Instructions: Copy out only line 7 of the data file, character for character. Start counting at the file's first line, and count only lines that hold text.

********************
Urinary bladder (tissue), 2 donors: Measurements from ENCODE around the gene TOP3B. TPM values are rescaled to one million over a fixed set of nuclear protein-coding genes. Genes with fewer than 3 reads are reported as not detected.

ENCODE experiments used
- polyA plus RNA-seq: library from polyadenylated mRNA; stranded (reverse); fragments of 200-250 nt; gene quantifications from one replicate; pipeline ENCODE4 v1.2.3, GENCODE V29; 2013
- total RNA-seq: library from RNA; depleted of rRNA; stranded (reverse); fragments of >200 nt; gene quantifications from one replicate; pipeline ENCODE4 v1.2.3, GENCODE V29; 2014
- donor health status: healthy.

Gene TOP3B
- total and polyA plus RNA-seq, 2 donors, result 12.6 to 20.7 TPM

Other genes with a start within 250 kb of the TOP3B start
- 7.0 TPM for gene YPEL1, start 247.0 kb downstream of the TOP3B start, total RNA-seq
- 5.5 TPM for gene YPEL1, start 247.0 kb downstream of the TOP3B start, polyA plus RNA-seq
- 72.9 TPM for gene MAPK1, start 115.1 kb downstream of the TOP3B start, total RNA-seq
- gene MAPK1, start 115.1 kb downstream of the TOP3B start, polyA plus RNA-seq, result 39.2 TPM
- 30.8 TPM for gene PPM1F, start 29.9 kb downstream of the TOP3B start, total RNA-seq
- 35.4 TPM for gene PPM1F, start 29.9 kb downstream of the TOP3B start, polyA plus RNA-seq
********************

- total and polyA plus RNA-seq, 2 donors, result 12.6 to 20.7 TPM